Former Presidents Barack Obama and George W. Bush have largely stayed out of the political spotlight, but yesterday, both men delivered scathing––albeit veiled––assessments of President Donald Trump's brand of politics. Both men suggested the current president's tenure has been defined predominantly by the promotion of bigotry and falsehoods.
"You’ll notice I haven’t been commenting on politics a lot lately, but here’s one thing I know: If you have to win a campaign by dividing people, you’re not going to be able to govern. You won’t be able to unite them later if that’s how you start,” Obama told an audience of 7,500 people in Richmond, Virginia. “We’ve got folks who are deliberately trying to make folks angry, to demonize people who have different ideas, to get the base all riled up because it provides a short-term tactical advantage.”
Meanwhile, at a George W. Bush Institute event in New York earlier yesterday, the former Republican president addressed partisan conflicts which have largely fractured the party: “Bigotry seems emboldened,” Bush said. “Our politics seem more vulnerable to conspiracy theories and outright fabrication.”
We’ve seen nationalism distorted into nativism – forgetting the dynamism that immigration has always brought to America,” the 43rd president added. “We see a fading confidence in the value of free markets and international trade – forgetting that conflict, instability, and poverty follow in the wake of protectionism. We have seen the return of isolationist sentiments – forgetting that American security is directly threatened by the chaos and despair of distant places, where threats such as terrorism, infectious disease, criminal gangs and drug trafficking tend to emerge. In all these ways, we need to recall and recover our own identity.
For more highlights from both speeches, please continue to page 2...
ON THE CURRENT STATE OF U.S. POLITICS
OBAMA: “Why are we deliberately trying to misunderstand each other and be cruel to each other and put each other down? That’s not who we are!”
BUSH: “We have seen our discourse degraded by casual cruelty. At times, it can seem like the forces pulling us apart are stronger than the forces binding us together. Argument turns too easily into animosity. Disagreement escalates into dehumanization.”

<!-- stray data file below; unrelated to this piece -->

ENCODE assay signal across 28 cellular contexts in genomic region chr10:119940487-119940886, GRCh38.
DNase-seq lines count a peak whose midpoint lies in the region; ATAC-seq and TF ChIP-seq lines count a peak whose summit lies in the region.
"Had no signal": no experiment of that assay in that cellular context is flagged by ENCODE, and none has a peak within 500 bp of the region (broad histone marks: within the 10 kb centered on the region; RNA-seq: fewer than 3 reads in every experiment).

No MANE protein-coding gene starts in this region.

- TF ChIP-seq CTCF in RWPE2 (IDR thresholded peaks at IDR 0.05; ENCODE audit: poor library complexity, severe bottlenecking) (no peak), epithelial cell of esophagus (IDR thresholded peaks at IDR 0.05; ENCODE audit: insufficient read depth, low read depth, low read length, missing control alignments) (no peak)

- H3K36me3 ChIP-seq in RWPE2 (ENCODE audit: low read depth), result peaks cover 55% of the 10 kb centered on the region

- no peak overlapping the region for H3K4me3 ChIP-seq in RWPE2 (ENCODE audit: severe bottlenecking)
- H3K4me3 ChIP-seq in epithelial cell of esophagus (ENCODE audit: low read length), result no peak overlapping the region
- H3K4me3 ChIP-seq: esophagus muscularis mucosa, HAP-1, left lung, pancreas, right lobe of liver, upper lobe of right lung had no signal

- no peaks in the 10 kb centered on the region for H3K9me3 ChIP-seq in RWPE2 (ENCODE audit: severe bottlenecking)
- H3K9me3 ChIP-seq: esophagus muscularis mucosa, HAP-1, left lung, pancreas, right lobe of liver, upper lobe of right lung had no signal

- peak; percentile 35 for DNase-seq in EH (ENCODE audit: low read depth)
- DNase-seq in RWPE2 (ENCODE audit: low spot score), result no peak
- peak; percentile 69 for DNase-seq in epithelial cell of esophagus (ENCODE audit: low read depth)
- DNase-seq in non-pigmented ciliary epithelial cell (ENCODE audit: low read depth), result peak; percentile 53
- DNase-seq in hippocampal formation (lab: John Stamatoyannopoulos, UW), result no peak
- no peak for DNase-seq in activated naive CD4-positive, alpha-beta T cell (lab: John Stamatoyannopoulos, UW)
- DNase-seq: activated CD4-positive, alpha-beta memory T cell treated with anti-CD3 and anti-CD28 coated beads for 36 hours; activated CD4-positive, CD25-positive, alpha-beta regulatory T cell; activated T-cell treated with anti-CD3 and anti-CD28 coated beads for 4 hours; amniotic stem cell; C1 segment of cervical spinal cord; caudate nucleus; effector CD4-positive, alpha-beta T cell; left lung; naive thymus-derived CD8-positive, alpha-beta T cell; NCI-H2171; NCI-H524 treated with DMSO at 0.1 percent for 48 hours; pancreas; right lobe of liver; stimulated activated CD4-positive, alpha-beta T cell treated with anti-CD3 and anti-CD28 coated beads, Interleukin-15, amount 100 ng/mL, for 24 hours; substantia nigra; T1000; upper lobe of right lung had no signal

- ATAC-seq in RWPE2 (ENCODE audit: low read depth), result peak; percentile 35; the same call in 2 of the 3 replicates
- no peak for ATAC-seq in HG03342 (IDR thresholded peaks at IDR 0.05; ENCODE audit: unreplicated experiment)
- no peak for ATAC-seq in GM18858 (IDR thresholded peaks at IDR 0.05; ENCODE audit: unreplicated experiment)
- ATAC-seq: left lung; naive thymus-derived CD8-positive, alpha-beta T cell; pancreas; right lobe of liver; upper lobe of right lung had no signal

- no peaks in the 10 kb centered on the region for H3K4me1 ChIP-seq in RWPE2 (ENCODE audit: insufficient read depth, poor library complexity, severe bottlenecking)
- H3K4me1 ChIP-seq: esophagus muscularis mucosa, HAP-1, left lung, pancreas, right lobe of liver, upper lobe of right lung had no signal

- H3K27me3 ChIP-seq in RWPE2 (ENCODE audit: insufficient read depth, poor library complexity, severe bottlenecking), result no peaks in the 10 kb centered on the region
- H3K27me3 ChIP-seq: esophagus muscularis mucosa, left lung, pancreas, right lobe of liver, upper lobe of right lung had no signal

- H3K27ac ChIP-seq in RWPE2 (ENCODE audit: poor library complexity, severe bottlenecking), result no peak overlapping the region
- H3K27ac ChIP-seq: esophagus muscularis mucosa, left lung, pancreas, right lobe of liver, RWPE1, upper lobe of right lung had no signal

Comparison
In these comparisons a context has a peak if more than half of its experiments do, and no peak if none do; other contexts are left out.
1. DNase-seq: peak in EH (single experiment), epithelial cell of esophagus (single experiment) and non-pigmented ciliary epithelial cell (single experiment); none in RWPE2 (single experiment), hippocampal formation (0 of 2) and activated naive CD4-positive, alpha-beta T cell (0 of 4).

ON THE VIOLENCE WHICH ERUPTED IN CHARLOTTESVILLE, VIRGINIA, OVER THE SUMMER
OBAMA: “We saw what happened in Charlottesville. But we also saw what happened after Charlottesville, when the biggest gatherings of all rejected fear and hate.”
BUSH: “Bigotry or white supremacy in any form is blasphemy against the American creed.”
ON HOW THE U.S. CAN IMPROVE
OBAMA: “We claim all of our history: the good and the bad. We can acknowledge the fact that Thomas Jefferson … owned and sold slaves, while also acknowledging that he wrote the words, ‘We hold these truths to be self-evident, that all men are created equal…’ We can recognize that, even if our past is not perfect, we can still honor the constitutional ideals that have allowed us to come this far and to keep moving toward a more perfect union.”
BUSH: “Our identity as a nation – unlike many other nations – is not determined by geography or ethnicity, by soil or blood. Being an American involves the embrace of high ideals and civic responsibility. We become the heirs of Thomas Jefferson by accepting the ideal of human dignity found in the Declaration of Independence.”
ON MAINTAINING FAITH IN DEMOCRACY
OBAMA: “That’s what our founders, for all their flaws, understood. Our fate is in our own hands. That was the radical idea of America. That we decide our direction. Not some king. Not some despot. But us: the citizens. Our progress does not always go in a straight line. Sometimes we take two steps forward, and we might take a step back. (The founders) understood that too. But the idea of America is not about going backwards. It’s about pushing forward.”
BUSH: “It is the great advantage of free societies that we creatively adapt to challenges, without the direction of some central authority. … We are a nation with a history of resilience and a genius for renewal. The American spirit does not say, ‘We shall manage,’ or ‘We shall make the best of it.’ It says, ‘We shall overcome.’ And that is exactly what we will do, with the help of God and one another.”
Obama has returned to the campaign trail to stump for Democratic gubernatorial candidates in New Jersey and Virginia ahead of next month's elections. He has more public appearances ahead of him and will remain a prominent figure as preparations for the 2018 midterm elections begin.
Bush, for his part, has largely remained out of the political spotlight since leaving office amid low popularity in 2009. He released a "call to action" report which makes recommendations for maintaining democratic values and protecting American institutions.